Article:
Coastal Sussex County is home to Dogfish Head Craft Brewery, which opened in Rehoboth in 1995, and a plethora of other local breweries, wineries and distilleries. While you’re in town, here are a few to try.
The granddaddy of the craft beer movement in Delaware is Dogfish Head Craft Brewery, which has expanded multiple times over the years. Sam Calagione started with a small brewpub in Rehoboth Beach. Now brewery operations are headquartered in Milton. Hopheads flock here to tour the brewery, sample beers in the tasting room and play corn hole and bocce. Between the large tasting room, the gift shop and the games, you could easily spend several hours here. Grab something to eat at Bunyon’s Lunchbox—which does indeed resemble a giant lunchbox. The food truck sells chowder, pickles and sausages infused with beer. Dogfish Head also has a distillery.
Dogfish Head was the state’s first craft brewery. Peggy Raley-Ward broke new ground in 1987 when she opened Nassau Valley Vineyards, the state’s first commercial vineyard. A Sussex County native, with family roots that go back two centuries, Raley-Ward opened to the public in 1993. By 2016, Nassau Valley had earned more than 400 medals and presented wines to the U.S. ambassador to France. The winery is located just off Route 1 but in a pastoral setting that’s popular for weddings and other events.
On your way into downtown Lewes, take a detour on New Road, and visit Beach Time Distilling, which offers “leisurely refined” spirits. (The owners don’t rush the natural fermentation process, which leads to a smooth tasting result.)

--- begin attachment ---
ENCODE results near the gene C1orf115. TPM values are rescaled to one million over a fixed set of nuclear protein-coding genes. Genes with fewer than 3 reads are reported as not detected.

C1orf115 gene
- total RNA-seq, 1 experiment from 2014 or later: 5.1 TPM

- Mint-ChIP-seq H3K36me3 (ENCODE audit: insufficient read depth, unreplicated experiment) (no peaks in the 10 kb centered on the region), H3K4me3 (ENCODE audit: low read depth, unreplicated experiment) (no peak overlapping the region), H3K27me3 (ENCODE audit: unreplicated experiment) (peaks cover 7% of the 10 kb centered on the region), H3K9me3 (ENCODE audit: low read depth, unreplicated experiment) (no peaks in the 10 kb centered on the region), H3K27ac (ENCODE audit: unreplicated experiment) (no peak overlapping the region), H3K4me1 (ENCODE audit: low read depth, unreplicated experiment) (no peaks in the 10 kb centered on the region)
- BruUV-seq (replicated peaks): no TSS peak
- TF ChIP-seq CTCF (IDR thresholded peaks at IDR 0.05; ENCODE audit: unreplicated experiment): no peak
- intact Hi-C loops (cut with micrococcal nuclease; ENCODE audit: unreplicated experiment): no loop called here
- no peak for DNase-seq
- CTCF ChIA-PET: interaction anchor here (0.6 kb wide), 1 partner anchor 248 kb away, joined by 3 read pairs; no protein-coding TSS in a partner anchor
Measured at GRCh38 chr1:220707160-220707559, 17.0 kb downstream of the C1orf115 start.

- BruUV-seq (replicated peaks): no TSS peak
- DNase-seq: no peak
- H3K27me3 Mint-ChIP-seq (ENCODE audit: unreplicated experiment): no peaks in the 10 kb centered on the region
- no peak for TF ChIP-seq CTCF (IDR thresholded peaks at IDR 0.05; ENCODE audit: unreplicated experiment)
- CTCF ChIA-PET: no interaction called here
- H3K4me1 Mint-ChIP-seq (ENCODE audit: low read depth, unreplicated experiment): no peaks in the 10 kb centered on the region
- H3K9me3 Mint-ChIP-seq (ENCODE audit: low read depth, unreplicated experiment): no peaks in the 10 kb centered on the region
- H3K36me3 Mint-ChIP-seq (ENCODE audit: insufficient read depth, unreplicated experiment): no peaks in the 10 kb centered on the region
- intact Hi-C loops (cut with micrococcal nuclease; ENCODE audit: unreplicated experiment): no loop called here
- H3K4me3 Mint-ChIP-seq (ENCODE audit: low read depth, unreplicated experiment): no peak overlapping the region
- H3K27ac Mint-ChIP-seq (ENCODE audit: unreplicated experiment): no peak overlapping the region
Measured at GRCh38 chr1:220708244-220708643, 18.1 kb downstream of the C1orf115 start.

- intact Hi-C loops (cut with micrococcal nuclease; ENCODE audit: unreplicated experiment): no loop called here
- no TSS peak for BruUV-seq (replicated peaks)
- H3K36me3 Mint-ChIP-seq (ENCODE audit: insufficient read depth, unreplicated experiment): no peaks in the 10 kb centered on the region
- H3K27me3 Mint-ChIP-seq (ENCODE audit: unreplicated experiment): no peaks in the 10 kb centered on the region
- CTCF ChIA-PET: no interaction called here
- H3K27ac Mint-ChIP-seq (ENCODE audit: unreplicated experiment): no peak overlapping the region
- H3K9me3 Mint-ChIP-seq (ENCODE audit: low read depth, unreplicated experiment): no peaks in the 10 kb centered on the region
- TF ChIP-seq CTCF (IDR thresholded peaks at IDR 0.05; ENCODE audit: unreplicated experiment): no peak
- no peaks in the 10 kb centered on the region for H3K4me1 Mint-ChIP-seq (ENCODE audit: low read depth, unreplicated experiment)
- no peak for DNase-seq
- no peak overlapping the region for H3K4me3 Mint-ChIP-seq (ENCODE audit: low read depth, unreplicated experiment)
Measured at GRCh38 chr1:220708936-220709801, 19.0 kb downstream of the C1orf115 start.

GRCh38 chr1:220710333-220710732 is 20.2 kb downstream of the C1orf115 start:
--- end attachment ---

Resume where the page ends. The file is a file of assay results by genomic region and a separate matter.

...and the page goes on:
Located south of downtown Lewes, Crooked Hammock Brewery has only grown more popular since it opened in late 2015. People love the beer, but in warm weather, they also come for the beer garden, which has a playground, tables, a stage for live entertainment and games. The menu outside is limited to items such as burgers and bratwurst. For more selections, dine inside. (The sides of the restaurant roll open to the beer garden so that you can keep an eye on the action.) Beer names often have a local slant. For instance, the Shoobie, a blond ale, salutes late 19th-century tourists who traveled by train with a shoebox lunch.
Back on Route 1, Fins Big Oyster Brewery is next to Fins Ale House & Raw Bar between Lewes and Rehoboth. You can enjoy the beers in the ale house or visit Fins Fish House & Raw Bar in Rehoboth Beach. A brewpub is in the works. The brewery was a natural addition for a hospitality group with an oyster house. After a hard day’s work, dockworkers of old asked each other to go for an “oyster stout,” which back then meant oysters and a beer.
Sneak in a back way to Rehoboth on Hebron Road for a stop at the newest addition to the scene, Revelation Craft Brewing Company. It might be small, but the beers are mighty. Take a seat at the bar, which is covered with pages from a book on Delaware brewing. You can learn a thing or two while you try a flight. 302-212-5674
Located on Rehoboth Avenue in the downtown district, Dogfish Head Brewings & Eats remains a mecca for craft beer lovers. It’s so popular, in fact, that it remained open even as it underwent massive renovations and new construction. It’s also a renowned live music venue. Check out Chesapeake & Maine next door, the brewpub’s sister restaurant.
Back on Coastal Highway, you’ll find another relatively new addition. Dewey Beer Company puts the brewery and bar on one side of the building and the dining room on the other. Communal tables have a view of the brewing system. The beach is only a short walk from this brewpub, which means you can savor suds and surf.
For more information about Delaware’s wine, ales and spirits, visit the Delaware Office of Tourism website for a self-guided trail with 20 stops. Download the passport at visitdelaware.com/bwst, visit 10 or more stops and note the code on the passport to earn a prize. While the gift is welcome, the real reward is sampling the wares and hearing the colorful stories behind theses businesses.